Racing isn't something you would naturally associate with Volvo, but it has had various factory teams over the years in Europe, including the always entertaining British Touring Car Championship (BTCC). The most successful car was the Super Touring Volvo S40 model, but other standouts include the TC1 Volvo S60 that made 420 hp while weighing just 2,425 pounds; a Polestar-prepped, V8-powered S60 for the Australian V8 Supercars series in 2014; and factory-supported C30s and S60s run by the American team K-Pax Racing in the Pirelli World Challenge.
Our favorite is the bonkers Volvo 850 wagon raced in the BTCC in the mid-1990s. Volvo contracted Tom Walkinshaw Racing to run the entry with Rickard Rydell and Jan Lammers driving. The sedan version was more successful, but it was a trip seeing a fast wagon competing in BTCC.
Polestar gets mentioned a lot when it comes to Volvo, but it wasn't started by Volvo. It came about when Volvo wanted to enter Swedish touring car racing and teamed up with the Flash Engineering racing team. Jan "Flash" Nilsson then sold the team to Christian Dahl in 2005, who renamed it Polestar Racing. Volvo bought Polestar Performance, the production car tuning division of Polestar, along with the Polestar brand. Dahl then rebranded the racing team as Cyan Racing. Volvo still uses Polestar for performance versions of its cars, but in 2017 announced Polestar would produce high-end electric performance cars under its own brand name. At the same time, Polestar also continues to work as an experimental innovation lab for Volvo.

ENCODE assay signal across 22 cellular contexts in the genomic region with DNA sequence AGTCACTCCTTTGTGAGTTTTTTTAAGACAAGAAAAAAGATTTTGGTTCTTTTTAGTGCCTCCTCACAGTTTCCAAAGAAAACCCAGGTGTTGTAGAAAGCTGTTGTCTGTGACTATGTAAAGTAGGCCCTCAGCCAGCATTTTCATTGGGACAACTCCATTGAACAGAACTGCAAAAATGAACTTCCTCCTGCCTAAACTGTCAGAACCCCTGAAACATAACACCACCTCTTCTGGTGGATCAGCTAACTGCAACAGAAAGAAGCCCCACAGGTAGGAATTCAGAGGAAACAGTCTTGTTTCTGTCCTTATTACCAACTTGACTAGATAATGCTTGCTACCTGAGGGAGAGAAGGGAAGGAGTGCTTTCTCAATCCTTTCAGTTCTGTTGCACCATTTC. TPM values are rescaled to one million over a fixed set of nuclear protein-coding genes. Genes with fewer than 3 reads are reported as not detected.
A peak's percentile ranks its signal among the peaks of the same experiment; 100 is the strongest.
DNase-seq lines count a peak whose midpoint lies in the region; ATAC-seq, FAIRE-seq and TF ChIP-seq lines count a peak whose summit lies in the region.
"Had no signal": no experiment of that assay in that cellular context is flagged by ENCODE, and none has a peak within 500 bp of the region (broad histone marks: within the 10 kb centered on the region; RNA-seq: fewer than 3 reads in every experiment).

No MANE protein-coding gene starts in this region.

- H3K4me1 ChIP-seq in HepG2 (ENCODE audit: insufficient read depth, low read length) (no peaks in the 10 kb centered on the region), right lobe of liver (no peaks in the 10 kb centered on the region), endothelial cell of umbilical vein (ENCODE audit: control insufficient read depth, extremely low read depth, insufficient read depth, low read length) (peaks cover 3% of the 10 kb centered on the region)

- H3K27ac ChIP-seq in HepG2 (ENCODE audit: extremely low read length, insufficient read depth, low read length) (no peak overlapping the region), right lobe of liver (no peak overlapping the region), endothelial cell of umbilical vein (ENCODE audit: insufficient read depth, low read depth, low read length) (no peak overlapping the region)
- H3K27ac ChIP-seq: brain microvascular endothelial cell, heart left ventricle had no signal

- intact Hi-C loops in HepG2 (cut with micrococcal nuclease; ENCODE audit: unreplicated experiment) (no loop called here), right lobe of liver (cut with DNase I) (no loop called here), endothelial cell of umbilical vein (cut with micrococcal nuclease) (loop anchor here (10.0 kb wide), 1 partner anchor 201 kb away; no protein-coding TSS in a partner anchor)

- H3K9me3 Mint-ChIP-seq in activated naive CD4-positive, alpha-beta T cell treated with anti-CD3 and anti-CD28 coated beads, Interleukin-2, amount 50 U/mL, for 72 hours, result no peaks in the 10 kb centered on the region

6. Geely Ownership
In 1999, Volvo Group sold Volvo Cars so it could focus on commercial vehicles. After a little wrangling, Ford bought the automotive arm to have a premium and safety-focused European brand under its umbrella. Long story short, it didn't go well, and Ford sold the brand to Zhejiang Geely Holding Group, the Chinese holding company for Geely Automotive. The holding company is owned privately by the Chinese billionaire business magnate Li Shufu. Geely's focus in the western world is to scoop up troubled brands, like Volvo and Lotus, and finance them back to health. In Volvo's case, Geely effectively gave the automaker a blank check to do what it does best, but do it better. Geely and its money is a whole other issue, but it injected new life into Volvo.
With its new lease of life, Volvo refocused its product lineup, developed new engines, a new vehicle platform, and continued its focus on safety and sustainability. For the first time in its history, Volvo sold over half a million vehicles in one year, 2015, and peaked again in 2019 with almost three-quarters of a million vehicles sold. Currently, Volvo is pushing hard into its promise to phase out gas-only cars and only sell electrified vehicles.
7. Volvo's Logo Isn't The Male Gender Symbol
The symbol used for Volvo's logo first appeared in 1927 and is the obsolete alchemy symbol for iron. The intent was to associate Volvo with the Swedish iron industry, but the alchemical symbol and the male gender symbol are the same. It's also the astrological sign for Mars, the planet with a color that's is created from the prevalence of iron oxide on its surface. Curiously, Mars was a Roman god, but the typography on the badge initially used the Egyptian font. The current logo font appears to be a variation of Clarendon Text Bold.